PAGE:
When the TK_SMTPMAIL_FROMADDR environment variable is set, its value is used instead of any "from address" specified by this option.
Specifies a friendly name to be used in place of the e-mail address specified with
-fwhen the message is displayed. For example:
-f email@example.com -F "Nobody At All"
-f "Nobody At All <firstname.lastname@example.org>"
-foption already specifies a friendly name, this option is ignored. So, for example:
-f "Nobody At All <email@example.com>" -F "Nobody Does It Better"
sends the e-mail from firstname.lastname@example.org with a friendly name of "Nobody At All". The friendly name specified by the
-Foption is not used. -hhostname
Attempts to connect with the specified hostname. Without this option, smtpmail connects with the machine identified by the MAILHOST environment variable, if set. If MAILHOST is unset, smtpmail attempts to connect with mailhost.yourdomain where yourdomain is read from the registry (either from HKLM\System\CurrentControlSet\Services\Tcpip\Parameter\Domain or HKLM\System\CurrentControlSet\Services\Tcpip\Parameter\DhcpDomain, depending on which is populated).
Includes the specified message text (ANSI, OEM, or UTF8 text passed in from
-mfile or the standard input) twice in the message. It is included first in its original text format and then again enclosed in a simple HTML wrapper.
When you specify the
-Moption, the -lor -htmloption is ignored. -HGSSAPI-SPN -spnGSSAPI-SPN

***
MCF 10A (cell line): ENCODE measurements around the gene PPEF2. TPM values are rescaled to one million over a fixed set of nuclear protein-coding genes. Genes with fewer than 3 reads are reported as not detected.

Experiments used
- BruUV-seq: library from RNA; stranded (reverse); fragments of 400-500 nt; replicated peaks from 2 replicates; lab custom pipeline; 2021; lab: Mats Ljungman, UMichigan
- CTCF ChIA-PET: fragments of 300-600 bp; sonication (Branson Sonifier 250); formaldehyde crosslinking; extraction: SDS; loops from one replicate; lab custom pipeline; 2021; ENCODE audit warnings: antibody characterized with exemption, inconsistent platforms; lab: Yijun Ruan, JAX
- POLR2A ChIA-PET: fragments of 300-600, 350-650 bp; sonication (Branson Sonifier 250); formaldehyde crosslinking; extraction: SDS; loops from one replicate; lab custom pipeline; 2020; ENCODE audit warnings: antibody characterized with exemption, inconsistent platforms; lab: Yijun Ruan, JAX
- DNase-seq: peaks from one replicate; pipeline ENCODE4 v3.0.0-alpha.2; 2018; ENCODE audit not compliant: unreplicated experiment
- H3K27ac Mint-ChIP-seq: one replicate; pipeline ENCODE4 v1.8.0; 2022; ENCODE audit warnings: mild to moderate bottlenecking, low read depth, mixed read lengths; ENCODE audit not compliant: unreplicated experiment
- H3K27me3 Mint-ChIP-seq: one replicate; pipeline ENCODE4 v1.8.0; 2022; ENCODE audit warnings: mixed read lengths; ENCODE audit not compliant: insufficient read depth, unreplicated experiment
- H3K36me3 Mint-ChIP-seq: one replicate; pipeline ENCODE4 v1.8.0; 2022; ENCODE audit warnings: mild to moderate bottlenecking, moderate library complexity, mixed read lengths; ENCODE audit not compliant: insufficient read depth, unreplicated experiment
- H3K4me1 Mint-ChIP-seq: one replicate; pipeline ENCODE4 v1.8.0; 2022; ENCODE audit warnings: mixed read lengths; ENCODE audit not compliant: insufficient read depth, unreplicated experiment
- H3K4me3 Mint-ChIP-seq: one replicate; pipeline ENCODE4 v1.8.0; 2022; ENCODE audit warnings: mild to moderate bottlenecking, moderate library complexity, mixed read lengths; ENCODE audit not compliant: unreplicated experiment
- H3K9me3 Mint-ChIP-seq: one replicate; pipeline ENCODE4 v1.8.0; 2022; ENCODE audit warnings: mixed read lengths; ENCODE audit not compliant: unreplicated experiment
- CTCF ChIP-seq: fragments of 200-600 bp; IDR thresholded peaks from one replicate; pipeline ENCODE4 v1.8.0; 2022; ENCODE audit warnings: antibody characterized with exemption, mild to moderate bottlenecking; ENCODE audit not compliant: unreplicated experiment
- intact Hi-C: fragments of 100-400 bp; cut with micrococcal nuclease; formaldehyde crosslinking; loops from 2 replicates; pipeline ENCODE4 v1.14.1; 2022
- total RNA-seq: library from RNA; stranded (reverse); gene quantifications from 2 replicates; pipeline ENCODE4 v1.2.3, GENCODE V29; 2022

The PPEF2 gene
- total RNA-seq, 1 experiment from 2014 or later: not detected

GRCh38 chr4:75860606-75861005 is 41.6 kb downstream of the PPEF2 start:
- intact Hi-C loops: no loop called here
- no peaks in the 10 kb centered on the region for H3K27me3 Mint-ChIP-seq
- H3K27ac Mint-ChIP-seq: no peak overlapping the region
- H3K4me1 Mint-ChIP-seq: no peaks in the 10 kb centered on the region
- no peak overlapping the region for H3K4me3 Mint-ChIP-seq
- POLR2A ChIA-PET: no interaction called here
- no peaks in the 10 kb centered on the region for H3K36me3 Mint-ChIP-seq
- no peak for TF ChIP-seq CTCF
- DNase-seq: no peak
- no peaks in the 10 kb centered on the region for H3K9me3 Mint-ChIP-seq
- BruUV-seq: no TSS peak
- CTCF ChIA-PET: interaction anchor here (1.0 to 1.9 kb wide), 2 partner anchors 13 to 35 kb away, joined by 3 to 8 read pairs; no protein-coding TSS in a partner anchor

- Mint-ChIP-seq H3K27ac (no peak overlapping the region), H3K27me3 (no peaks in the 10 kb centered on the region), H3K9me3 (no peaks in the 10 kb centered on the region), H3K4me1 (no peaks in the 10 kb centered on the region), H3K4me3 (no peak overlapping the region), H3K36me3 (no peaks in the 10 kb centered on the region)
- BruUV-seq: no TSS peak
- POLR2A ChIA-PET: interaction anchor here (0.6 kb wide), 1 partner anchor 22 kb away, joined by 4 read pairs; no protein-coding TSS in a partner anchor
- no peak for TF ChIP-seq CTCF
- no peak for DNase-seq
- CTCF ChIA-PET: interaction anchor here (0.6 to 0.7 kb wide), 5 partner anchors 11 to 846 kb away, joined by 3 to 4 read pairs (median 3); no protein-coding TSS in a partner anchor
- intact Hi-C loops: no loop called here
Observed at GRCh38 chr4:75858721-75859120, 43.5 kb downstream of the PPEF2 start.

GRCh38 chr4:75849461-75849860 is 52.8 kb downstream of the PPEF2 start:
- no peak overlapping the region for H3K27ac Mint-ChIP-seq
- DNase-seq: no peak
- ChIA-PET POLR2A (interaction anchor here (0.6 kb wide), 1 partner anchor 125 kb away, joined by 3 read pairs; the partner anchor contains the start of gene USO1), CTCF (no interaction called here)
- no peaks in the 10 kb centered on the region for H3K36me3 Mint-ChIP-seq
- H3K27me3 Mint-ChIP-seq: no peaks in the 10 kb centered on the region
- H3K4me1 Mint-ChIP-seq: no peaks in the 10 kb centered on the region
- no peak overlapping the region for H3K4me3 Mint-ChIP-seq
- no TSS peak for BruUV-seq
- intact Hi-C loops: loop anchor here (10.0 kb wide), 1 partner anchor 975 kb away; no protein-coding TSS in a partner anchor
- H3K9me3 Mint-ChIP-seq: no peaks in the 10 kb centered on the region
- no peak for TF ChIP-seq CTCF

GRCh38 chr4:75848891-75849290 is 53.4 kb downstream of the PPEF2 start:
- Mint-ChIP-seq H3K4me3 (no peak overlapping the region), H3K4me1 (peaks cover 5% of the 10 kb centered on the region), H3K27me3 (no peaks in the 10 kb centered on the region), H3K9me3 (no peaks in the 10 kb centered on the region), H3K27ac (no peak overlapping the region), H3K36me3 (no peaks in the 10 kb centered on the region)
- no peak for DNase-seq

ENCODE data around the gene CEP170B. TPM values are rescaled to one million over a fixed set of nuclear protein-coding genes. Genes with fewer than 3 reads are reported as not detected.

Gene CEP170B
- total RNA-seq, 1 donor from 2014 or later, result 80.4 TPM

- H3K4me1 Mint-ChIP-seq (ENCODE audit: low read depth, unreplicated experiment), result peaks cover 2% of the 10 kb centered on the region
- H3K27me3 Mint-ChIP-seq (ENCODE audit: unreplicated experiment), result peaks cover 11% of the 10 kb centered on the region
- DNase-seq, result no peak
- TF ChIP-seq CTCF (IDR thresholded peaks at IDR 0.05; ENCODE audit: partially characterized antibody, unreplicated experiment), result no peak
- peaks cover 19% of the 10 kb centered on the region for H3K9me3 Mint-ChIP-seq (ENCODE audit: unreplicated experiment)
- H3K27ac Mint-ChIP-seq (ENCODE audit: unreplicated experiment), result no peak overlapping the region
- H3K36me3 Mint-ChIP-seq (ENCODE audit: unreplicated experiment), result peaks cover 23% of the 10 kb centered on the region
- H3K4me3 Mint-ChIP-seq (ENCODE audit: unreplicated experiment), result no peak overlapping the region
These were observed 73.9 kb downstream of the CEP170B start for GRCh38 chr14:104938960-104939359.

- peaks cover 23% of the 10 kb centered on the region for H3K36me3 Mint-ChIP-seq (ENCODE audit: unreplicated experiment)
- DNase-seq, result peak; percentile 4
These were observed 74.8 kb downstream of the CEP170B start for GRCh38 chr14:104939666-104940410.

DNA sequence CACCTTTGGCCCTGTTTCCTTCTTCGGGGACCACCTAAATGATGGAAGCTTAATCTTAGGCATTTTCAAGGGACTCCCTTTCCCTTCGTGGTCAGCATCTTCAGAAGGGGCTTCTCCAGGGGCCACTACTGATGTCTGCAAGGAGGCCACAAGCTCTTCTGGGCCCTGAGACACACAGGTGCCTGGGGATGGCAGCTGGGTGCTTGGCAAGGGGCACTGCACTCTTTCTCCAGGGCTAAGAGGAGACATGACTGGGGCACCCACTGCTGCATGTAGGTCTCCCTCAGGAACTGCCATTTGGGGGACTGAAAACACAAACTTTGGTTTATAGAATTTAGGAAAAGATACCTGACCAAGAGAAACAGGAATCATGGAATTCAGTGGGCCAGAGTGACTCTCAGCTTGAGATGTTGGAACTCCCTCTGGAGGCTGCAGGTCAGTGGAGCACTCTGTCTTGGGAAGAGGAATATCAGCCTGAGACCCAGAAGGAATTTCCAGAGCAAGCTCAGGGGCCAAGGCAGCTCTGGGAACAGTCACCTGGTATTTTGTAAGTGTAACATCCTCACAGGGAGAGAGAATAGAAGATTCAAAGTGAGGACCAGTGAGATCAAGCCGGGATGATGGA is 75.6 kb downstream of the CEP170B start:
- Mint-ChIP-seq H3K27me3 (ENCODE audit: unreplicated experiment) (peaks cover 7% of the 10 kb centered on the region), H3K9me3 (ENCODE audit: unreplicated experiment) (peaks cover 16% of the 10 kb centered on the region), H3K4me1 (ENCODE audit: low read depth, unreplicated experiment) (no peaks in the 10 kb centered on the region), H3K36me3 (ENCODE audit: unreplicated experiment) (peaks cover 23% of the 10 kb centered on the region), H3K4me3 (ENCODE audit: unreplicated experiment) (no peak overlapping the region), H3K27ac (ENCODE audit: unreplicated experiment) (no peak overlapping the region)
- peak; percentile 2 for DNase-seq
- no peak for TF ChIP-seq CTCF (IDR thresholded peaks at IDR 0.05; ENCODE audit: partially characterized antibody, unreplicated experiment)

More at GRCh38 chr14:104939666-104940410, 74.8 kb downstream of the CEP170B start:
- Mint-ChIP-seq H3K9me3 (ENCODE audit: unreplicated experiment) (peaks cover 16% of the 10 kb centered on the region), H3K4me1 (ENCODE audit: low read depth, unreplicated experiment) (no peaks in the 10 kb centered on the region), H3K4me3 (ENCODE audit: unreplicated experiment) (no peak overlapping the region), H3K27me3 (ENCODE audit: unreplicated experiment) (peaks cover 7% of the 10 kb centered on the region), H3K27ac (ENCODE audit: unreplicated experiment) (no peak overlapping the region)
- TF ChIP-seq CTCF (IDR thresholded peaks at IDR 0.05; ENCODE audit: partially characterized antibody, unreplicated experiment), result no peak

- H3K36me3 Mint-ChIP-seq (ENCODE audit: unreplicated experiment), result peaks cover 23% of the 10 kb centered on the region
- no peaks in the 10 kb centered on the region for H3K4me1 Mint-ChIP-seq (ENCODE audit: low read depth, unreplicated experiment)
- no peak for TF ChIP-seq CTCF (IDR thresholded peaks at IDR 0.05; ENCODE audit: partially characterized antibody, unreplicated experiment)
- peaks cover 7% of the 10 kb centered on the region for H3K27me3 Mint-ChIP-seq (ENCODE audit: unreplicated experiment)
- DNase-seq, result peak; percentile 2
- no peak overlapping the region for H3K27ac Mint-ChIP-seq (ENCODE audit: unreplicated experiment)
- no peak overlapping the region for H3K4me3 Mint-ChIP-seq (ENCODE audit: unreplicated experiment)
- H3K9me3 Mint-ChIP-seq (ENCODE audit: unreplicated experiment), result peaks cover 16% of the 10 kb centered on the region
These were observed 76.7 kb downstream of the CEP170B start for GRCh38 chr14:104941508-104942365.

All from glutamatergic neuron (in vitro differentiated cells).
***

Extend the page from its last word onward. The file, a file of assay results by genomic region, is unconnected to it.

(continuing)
Attempts to connect to the server with the Server Provider Name (SPN) specified by GSSAPI-SPN. When the GSSAPI or DIGEST-MD5 authentication mechanisms are being used, the client must specify a SPN registered by the server.
When neither of these options is specified, smtpmail uses a SPN of HOST/hostname if the
-hhostname option is given or a SPN of HOST/$MAILHOST if -his also omitted. Finally, if none of these options are specified and the MAILHOST environment variable is not set, smtpmail attempts to connect with the machine specified as the Domain host in the TCP/IP settings.
You can determine the SPN of a server by using the setspn utility (provided as part of the Windows support tools that can be installed from your Windows CD). The command:
setspn -L server
displays all the registered SPNs of the specified server.
Ignores SSL security errors.
Specifies an HTML alternative to the non-HTML message text supplied by the
-mfile option or through the standard output. The message sent includes first the non-HTML text and then the HTML contents of the specified htmlfile.
When you specify this option, the
-htmlor -loption, if also specified, is ignored. -mfile
Sends the contents of the specified file as the text of the message.
Sends the time zone as a numeric offset from Greenwich Mean Time (Coordinated Universal Time) rather than the default abbreviation. This is the default behavior for smtp. You do not need to explicitly set this option.
Specifies a password to use when the remote hostname requires authentication. If you don't use this option with the